“You know I am honored to be part of making America great again along with the President of the United States. We were all shocked under Obama how the constitution was abandoned and our liberties were tramped upon by a president with a socialist agenda,” said Hice. “That’s being fixed now. And our President has come out loud and clear with his support for the next Governor of Georgia Brian Kemp.”

Political supporters of Abrams urged Morgan County voters to cast their ballot for Abrams and all Democratic candidates on the ticket to ensure “the protection of the American Dream” and a future that will create more opportunities for all Georgians regardless of race, class, gender, sexual orientation or political affiliation.

Charlie Bailey, who is running for State Attorney General, described Abrams as an “incredible candidate” that would join him in the “fight for the hardworking people of Georgia against special interests and corrupt politicians.”

“We will stand in between the people and the forces that would do them harm,” said Bailey.

Sarah Riggs Amico, who is running for Lt. Governor, stressed the importance of every vote for every Democrat to ensure the American Dream could be protected and expanded.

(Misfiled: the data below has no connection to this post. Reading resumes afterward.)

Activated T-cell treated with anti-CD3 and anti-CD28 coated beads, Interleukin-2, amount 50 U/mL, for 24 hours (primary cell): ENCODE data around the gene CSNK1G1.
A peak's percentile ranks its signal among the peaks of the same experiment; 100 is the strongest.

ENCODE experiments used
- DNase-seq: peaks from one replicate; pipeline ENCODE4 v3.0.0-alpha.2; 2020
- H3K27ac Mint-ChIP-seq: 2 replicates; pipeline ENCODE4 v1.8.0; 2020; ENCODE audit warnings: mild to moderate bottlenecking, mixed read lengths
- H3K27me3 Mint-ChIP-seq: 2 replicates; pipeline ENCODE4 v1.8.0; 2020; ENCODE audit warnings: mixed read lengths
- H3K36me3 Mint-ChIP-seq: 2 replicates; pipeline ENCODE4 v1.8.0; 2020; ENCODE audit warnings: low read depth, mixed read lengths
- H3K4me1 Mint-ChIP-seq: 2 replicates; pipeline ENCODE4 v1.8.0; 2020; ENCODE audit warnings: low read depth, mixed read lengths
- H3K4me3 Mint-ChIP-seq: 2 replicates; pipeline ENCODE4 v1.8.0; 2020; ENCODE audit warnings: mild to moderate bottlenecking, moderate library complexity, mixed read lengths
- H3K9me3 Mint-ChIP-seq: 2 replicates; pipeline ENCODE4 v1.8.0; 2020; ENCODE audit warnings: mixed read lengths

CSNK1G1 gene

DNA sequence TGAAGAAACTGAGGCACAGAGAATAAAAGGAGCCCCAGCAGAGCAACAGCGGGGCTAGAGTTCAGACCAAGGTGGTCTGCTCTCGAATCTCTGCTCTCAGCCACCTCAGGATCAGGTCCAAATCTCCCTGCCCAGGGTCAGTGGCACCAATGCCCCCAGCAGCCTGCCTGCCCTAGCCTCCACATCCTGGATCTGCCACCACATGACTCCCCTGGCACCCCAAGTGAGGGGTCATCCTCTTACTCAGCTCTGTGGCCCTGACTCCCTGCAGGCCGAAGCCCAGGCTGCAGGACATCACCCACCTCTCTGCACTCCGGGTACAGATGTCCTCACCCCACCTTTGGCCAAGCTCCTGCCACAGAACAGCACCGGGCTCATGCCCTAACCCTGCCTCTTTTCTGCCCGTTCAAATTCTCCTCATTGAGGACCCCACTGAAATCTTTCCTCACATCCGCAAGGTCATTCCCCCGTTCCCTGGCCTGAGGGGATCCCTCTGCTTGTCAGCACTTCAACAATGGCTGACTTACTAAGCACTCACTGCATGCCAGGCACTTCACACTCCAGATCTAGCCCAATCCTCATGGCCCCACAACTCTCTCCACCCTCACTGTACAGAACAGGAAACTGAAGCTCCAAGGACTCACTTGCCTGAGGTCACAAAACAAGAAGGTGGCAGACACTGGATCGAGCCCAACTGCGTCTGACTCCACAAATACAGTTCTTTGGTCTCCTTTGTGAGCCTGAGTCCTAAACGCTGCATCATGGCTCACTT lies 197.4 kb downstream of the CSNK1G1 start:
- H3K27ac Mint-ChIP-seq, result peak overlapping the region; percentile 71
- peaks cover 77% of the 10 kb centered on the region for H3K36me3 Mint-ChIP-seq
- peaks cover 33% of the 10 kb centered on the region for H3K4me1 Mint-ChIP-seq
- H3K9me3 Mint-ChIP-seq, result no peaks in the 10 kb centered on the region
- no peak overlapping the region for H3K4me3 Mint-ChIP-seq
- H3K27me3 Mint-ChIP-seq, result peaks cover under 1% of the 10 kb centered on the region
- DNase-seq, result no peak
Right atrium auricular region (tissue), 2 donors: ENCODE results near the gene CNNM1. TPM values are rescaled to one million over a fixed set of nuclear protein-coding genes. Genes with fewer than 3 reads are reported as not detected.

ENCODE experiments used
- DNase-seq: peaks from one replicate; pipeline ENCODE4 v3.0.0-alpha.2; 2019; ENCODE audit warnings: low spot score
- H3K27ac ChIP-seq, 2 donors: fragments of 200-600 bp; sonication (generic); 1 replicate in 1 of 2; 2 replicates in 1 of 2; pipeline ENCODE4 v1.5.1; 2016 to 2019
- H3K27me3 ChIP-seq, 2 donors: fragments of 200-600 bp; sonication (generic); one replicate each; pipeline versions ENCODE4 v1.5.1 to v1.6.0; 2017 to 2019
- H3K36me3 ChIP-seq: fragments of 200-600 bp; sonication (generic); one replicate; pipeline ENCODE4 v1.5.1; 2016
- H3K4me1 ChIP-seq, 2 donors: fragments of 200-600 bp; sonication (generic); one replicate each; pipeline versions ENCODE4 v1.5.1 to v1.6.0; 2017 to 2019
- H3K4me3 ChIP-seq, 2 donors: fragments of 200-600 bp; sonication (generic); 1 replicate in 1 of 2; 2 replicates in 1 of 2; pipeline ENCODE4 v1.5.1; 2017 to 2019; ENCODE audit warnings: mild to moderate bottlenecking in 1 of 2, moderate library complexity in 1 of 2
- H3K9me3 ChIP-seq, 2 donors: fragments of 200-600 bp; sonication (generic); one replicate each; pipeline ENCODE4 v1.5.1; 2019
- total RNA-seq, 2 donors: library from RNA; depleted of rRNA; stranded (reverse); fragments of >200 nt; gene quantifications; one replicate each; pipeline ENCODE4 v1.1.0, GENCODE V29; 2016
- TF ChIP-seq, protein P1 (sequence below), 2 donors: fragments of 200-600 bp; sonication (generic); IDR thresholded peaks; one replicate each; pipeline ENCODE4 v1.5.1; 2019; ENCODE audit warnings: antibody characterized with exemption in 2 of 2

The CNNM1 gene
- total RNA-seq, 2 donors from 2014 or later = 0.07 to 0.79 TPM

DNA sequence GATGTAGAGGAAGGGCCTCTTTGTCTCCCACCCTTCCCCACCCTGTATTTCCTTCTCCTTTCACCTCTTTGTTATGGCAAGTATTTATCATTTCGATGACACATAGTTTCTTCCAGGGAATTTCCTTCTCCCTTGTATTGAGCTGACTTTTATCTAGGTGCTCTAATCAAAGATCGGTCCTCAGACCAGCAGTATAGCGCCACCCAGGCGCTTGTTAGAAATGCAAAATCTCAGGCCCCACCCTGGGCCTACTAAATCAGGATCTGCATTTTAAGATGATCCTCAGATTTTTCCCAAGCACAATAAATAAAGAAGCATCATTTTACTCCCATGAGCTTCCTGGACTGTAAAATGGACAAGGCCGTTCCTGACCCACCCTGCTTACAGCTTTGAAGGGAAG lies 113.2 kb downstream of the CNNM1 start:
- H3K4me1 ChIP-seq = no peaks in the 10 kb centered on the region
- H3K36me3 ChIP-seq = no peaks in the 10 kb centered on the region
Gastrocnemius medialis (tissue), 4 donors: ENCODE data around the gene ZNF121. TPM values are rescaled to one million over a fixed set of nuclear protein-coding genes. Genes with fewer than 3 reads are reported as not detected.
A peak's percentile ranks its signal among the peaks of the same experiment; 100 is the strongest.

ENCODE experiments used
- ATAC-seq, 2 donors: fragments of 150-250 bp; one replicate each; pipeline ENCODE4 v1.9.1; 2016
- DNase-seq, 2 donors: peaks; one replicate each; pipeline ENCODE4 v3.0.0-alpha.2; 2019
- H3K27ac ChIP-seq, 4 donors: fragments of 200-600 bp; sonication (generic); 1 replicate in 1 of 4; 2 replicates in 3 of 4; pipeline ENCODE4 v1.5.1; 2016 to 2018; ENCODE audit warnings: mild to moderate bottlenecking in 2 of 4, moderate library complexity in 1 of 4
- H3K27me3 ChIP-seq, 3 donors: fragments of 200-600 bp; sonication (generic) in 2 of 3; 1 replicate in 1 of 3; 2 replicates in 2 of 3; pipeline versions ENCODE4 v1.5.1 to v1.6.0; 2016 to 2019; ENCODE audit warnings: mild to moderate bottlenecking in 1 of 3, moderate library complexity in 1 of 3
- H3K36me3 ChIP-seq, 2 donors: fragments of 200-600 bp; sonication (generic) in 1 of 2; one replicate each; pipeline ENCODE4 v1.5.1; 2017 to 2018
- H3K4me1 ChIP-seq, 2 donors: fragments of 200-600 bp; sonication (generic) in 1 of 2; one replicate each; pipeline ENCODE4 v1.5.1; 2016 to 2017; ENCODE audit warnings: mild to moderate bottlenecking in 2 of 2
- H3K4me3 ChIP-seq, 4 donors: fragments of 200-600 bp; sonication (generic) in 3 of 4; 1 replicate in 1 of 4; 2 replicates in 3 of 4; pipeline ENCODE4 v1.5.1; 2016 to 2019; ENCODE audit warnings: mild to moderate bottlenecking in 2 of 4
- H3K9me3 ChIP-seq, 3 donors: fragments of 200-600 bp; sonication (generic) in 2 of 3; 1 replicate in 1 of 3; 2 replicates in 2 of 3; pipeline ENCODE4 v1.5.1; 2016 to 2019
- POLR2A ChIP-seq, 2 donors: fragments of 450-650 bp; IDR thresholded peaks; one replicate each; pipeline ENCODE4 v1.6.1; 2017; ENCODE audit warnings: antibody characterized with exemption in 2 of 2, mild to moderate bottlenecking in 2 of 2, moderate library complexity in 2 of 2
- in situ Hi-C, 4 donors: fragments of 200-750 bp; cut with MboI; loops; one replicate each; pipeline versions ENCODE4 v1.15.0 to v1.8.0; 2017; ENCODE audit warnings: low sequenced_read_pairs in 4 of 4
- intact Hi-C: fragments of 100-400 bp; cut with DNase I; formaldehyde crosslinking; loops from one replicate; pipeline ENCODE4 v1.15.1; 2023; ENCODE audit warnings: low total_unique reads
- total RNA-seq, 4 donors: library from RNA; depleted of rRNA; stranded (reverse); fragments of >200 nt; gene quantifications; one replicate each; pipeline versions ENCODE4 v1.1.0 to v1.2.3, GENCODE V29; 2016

“I am so proud to be part of this ticket,” said Amico. “I truly believe we are eight days away from not only making history, but of electing candidates that will truly make a difference in the lives of millions and millions of people…We are the candidates that represent the ideals that have made this country the land of opportunity for centuries,” said Amico who said the Democrats would work to reward hard work and provide equal opportunity.

Amico criticized elected Georgia republicans for only fully funding public schools once in the last 16 years, and noted Georgia’s schools are ranked 35th out of the 50 states in the country.

“There are some roadblocks to that American Dream right now in Georgia,” said Amico. “We know we have to pay our educators like the professional they are so they can invest heart and souls into the dreams of our kids.”

Congresswoman Sewell stressed the importance of this election and urged listeners to not only vote, but compel others to vote.

“Take souls to the polls,” said Congresswoman Sewell. “I am here to tell you that you do not want that man to be your governor…Don’t get sad about it, get mad about it and vote,” said Sewell, who urged listeners to take advantage of Georgia’s early voting.

Early voting in Morgan County ends on Friday Nov. 2. You can cast your ballot early at the Morgan County Board of Election and Registration, located at 434 Hancock Street in Madison, from 8 a.m. to 5 p.m. On Nov. 6, voters can only cast their ballots at their designated polling place and not at the Board of Election and Registration Office.